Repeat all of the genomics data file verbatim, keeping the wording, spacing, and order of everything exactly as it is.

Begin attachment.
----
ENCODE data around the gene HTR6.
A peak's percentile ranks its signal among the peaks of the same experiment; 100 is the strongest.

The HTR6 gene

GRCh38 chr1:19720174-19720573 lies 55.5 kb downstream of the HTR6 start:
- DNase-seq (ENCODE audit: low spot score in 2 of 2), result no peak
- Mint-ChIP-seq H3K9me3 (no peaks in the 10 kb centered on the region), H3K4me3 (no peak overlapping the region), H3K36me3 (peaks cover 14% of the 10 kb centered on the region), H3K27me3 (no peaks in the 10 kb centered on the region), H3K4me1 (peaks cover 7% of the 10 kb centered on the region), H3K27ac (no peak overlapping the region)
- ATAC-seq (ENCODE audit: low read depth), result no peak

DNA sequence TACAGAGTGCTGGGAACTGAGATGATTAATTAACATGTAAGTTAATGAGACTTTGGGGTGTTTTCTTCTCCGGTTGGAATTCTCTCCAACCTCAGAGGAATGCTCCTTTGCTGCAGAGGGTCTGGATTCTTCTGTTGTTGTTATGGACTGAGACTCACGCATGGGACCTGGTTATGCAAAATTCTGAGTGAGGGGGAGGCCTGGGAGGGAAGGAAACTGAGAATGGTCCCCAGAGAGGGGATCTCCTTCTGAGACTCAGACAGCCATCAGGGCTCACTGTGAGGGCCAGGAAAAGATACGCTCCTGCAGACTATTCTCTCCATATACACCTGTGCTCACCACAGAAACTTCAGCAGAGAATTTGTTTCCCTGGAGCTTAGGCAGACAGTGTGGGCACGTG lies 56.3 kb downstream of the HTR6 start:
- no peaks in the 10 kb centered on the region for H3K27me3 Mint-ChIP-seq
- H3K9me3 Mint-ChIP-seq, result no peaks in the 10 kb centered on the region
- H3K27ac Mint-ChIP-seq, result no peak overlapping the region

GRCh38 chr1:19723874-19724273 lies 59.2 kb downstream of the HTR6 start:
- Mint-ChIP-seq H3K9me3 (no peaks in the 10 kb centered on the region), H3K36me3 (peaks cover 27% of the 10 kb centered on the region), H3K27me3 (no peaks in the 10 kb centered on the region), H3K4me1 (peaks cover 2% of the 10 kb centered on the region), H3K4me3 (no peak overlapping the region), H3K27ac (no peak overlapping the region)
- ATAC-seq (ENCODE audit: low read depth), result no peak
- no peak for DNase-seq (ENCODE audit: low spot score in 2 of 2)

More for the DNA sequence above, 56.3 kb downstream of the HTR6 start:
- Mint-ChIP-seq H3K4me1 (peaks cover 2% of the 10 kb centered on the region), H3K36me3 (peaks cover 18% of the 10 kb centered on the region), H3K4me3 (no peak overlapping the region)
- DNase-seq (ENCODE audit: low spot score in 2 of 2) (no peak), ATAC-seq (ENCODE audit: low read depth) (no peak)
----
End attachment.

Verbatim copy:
ENCODE data around the gene HTR6.
A peak's percentile ranks its signal among the peaks of the same experiment; 100 is the strongest.

The HTR6 gene

GRCh38 chr1:19720174-19720573 lies 55.5 kb downstream of the HTR6 start:
- DNase-seq (ENCODE audit: low spot score in 2 of 2), result no peak
- Mint-ChIP-seq H3K9me3 (no peaks in the 10 kb centered on the region), H3K4me3 (no peak overlapping the region), H3K36me3 (peaks cover 14% of the 10 kb centered on the region), H3K27me3 (no peaks in the 10 kb centered on the region), H3K4me1 (peaks cover 7% of the 10 kb centered on the region), H3K27ac (no peak overlapping the region)
- ATAC-seq (ENCODE audit: low read depth), result no peak

DNA sequence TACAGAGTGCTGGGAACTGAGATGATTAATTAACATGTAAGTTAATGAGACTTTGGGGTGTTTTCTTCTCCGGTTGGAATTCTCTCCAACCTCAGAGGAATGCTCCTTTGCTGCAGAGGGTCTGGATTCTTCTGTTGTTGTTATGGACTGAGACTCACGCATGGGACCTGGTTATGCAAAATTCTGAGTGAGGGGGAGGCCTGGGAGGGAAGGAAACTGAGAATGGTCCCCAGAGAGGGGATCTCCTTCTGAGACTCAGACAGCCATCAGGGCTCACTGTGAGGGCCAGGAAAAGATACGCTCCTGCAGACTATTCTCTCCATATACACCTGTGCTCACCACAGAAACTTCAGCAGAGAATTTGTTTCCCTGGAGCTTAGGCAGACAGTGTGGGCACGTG lies 56.3 kb downstream of the HTR6 start:
- no peaks in the 10 kb centered on the region for H3K27me3 Mint-ChIP-seq
- H3K9me3 Mint-ChIP-seq, result no peaks in the 10 kb centered on the region
- H3K27ac Mint-ChIP-seq, result no peak overlapping the region

GRCh38 chr1:19723874-19724273 lies 59.2 kb downstream of the HTR6 start:
- Mint-ChIP-seq H3K9me3 (no peaks in the 10 kb centered on the region), H3K36me3 (peaks cover 27% of the 10 kb centered on the region), H3K27me3 (no peaks in the 10 kb centered on the region), H3K4me1 (peaks cover 2% of the 10 kb centered on the region), H3K4me3 (no peak overlapping the region), H3K27ac (no peak overlapping the region)
- ATAC-seq (ENCODE audit: low read depth), result no peak
- no peak for DNase-seq (ENCODE audit: low spot score in 2 of 2)

More for the DNA sequence above, 56.3 kb downstream of the HTR6 start:
- Mint-ChIP-seq H3K4me1 (peaks cover 2% of the 10 kb centered on the region), H3K36me3 (peaks cover 18% of the 10 kb centered on the region), H3K4me3 (no peak overlapping the region)
- DNase-seq (ENCODE audit: low spot score in 2 of 2) (no peak), ATAC-seq (ENCODE audit: low read depth) (no peak)